It’s been my experience that not every comedian will play by these rules. I’ve been asked, “Hey, if you can somehow get me connected with the owner of (such & such club), I can help you get booked at places I perform.” Then, what sometimes happens, you help them get booked, then you go back to them to see if they’ll return the favor and you’re either ignored, or told that there’s not much the can do for you right now. Sometimes, they’ll even direct you to contact a booker or producer they know, who has absolutely no idea who you are. Most of those contacts will ignore you long enough for you to just give up.

There are times, however, when the process works as smoothly as it’s supposed to. You’ll help a fellow comedian with a booking and they will immediately return the favor. That’s the way it should work! Now, maybe some of these comedians don’t have the “pull” they need with a club or booker and they’re really promising something they can’t deliver on? Whatever the case is, the intention should always be to return the favor. One of the hardest things to do is to stick your neck out for someone and take the risk that you might even burn that bridge for yourself! The following list will give you things to consider when helping a fellow comedian out:

  1. Promise to return a booking favor ONLY IF you have the ability to do so. Don’t make a promise that you are not in the position to make. NEVER assume that by the time the other comedian helps you out, you’ll have made some connections along the way. Make sure you are able to deliver on what you promise after your fellow comedian delivers on their promise.
  2. Understand that you take a risk every time you suggest a performer to a booker or club that you do business with. Having said that, make sure that the comedian you are asking help from, is a comedian that you feel would do well at the venues you will be putting in a good word for them at. Don’t just pick someone that has the connections but no act. In that case, you both bomb!
  3. Offer to help them FIRST. Look at this way; if you already have the connections, your offer of assistance puts the ball in their court. In this instance, trust can be blind. Make sure you have a good rapport with the comedian and take the calculated risk that they can return the favor.
  4. If you do not have a quality booking to offer in return, DON’T EVEN BOTHER! There is nothing worse than offering someone a quality booking, that pays well, then in return, get booked at a place that pays nothing or next to nothing. I don’t think I need to elaborate further.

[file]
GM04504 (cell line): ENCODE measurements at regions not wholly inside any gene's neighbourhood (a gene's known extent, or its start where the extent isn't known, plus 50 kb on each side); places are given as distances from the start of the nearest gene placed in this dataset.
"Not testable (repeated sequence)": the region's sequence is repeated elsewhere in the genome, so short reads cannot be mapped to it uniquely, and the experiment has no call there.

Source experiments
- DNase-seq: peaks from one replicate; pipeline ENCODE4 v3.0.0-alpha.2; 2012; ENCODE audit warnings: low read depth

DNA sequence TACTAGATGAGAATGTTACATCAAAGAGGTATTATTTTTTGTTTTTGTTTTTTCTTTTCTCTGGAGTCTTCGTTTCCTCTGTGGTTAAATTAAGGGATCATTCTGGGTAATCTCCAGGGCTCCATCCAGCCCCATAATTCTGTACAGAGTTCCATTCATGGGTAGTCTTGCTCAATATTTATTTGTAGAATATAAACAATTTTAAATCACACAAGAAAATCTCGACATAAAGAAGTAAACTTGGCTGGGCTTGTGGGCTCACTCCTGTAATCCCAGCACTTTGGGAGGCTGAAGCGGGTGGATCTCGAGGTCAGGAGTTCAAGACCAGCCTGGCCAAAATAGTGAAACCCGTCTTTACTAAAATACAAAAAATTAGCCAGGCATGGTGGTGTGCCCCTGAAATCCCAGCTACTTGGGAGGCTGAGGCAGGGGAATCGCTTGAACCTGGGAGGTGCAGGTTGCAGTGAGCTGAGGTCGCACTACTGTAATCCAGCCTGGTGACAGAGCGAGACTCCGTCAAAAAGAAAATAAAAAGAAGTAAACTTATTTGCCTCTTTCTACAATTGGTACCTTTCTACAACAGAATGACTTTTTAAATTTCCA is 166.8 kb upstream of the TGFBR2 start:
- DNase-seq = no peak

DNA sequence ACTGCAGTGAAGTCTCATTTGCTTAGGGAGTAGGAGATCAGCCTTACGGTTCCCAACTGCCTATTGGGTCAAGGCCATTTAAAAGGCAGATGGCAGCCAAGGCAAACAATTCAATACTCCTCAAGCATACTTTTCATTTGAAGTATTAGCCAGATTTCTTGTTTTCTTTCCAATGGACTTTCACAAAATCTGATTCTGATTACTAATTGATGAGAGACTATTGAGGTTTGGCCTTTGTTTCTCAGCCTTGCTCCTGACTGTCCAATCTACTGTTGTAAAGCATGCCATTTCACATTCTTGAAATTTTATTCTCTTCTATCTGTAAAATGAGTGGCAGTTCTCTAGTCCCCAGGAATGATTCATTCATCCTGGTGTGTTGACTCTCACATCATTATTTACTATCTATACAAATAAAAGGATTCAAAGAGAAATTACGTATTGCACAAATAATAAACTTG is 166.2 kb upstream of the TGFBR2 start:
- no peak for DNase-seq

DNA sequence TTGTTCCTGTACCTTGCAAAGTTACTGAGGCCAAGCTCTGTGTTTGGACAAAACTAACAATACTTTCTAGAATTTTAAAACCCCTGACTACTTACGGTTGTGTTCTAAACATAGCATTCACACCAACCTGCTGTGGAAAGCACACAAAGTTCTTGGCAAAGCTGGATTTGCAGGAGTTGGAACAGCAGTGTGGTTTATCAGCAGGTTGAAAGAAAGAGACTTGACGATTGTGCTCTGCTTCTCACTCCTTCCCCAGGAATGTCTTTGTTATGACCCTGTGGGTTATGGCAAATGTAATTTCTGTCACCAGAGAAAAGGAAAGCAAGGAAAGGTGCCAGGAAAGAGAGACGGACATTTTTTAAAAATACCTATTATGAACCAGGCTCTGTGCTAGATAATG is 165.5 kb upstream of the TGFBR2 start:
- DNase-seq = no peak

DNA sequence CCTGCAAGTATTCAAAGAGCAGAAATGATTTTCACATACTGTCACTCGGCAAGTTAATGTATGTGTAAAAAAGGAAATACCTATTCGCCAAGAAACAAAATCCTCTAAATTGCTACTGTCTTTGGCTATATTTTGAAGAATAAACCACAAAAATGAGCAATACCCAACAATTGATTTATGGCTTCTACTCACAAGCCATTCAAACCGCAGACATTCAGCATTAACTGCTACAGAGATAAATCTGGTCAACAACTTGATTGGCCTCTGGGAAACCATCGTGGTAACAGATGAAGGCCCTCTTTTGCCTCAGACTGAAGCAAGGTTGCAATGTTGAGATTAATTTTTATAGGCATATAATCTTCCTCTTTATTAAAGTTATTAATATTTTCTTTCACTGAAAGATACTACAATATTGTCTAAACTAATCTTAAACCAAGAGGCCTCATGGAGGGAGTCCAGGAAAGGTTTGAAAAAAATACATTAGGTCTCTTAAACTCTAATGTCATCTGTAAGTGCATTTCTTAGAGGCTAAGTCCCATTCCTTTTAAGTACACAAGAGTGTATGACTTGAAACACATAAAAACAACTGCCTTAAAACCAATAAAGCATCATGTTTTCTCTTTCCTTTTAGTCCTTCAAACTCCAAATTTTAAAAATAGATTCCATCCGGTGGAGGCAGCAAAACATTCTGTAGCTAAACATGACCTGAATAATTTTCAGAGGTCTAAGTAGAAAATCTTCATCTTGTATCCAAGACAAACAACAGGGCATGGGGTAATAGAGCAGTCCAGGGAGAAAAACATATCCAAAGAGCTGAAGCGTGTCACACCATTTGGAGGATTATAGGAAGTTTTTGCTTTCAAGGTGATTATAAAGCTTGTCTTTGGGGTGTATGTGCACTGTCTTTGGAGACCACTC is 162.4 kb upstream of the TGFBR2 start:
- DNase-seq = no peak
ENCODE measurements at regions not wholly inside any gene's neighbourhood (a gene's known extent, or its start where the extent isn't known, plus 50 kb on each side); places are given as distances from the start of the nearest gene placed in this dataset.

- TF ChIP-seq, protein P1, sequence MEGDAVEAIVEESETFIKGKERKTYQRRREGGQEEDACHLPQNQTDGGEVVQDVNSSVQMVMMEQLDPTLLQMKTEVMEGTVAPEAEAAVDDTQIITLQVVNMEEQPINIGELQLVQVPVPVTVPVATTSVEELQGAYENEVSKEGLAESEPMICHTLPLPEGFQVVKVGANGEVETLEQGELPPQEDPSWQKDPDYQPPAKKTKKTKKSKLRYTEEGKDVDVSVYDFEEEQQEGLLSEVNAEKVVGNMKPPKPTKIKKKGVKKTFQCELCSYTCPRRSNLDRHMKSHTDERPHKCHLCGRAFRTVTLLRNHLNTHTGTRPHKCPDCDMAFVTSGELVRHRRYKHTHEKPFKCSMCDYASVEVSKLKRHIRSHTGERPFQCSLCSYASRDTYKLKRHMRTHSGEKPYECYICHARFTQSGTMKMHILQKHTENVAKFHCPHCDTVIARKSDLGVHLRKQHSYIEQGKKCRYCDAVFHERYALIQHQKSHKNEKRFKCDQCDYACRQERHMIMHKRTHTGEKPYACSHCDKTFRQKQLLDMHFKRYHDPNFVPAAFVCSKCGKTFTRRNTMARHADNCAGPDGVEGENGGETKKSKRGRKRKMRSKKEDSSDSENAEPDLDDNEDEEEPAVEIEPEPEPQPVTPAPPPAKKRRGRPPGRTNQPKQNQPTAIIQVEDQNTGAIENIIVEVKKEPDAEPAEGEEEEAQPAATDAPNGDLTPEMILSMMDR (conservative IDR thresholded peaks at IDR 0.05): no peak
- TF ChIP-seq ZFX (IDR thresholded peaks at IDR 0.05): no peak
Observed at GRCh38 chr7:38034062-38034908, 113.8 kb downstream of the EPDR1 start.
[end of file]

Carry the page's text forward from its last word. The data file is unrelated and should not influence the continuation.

5. Remember that stand up comedy is a business and THERE ARE NO FRIENDS IN BUSINESS.

Top 10 Reasons Why I Hate Doing Stand Up Comedy


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HERE WE GO:

10. Inviting friends and family to my shows knowing full well they’ve heard my jokes over 100 times.

9. I look fat on stage.

8. I hate making eye contact with the only person in the audience that is NOT laughing.

7. The comics going on after me will be 10 times funnier than me.

6. I’ll be trying a new joke that will be met with 9/11 type silence.

5. People will laugh at the set up to a joke and go completely silent at the actual punchline.

4. Sometimes I spit when I talk and I can see my spit in the spotlight as it hits an audience member in the front row.

3. I have to force a smile even though my set is tanking.

2. I’m funnier in my head.

AND THE #1 REASON I HATE DOING STAND UP COMEDY…

1. At the end of the show, audience members ask me if they can take a photo with all the comedians… Then they ask me to take the photo.

Readers and fellow bloggers, feel free to add to the list, whether you’re a stand up comic or not! I would love to read your take on it!

Like a Good Neighbor, State Farm is There!


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If you have been going to stand up comedy shows or performed on them often enough, eventually, you will see and hear things that make your butt cheeks tighten up and make you wanna say, “Like a good neighbor, State Farm is there!” Well, allow me to share a few of the moments I have been privileged to witness. Disclosure: Once you start reading, you can’t look away. Okay, here we go:

1. At an open mic, I witnessed a young man take the stage and proceeded to freeze. Nothing came out of his mouth. He literally took the mic and looked out at the audience and said nothing. I don’t know if it was stage fright or if this was his “bit”, but this “bit” lasted almost 10 minutes! He just stood there… I think maybe he uttered a word or two, but they certainly weren’t memorable. The audience felt tense for the guy. We all waited for him to say something. Anything! But, nope, it didn’t happen. His 10 minutes were up, he said “Thank you” and got off the stage. I’ve never seen the poor kid up on stage since…

2. At a regularly booked show, a comedian’s set wasn’t going particularly well and he was beginning to get heckled by a couple that took issue with one of his jokes. In an attempt to “riff” (engage the audience in a monologue), the comic dug himself a deeper hole. As the minutes wore on, the couple got louder and the jokes were no longer jokes. The comic tried his hardest to win them over but it didn’t help that the comic just got more insulting and less funny. At the end of his set, the comic tried to make amends with the couple and was completely ignored. That was tough to watch…

3. During another paid gig, a comic took the stage and started off well. Within about 15 minutes, the wheels started to fall off. All of a sudden, the material went a little “blue” (a term used to describe toilet or sexual type humor). The audience was no longer digging the material and the laughs suddenly stopped. Feeling the tension, the comic proceeded to scold the audience for not laughing, (not a good way to win an audience over). The comic ended his set 10 minutes shorter than what he was scheduled for. I watched, staring at the floor hoping I would become invisible…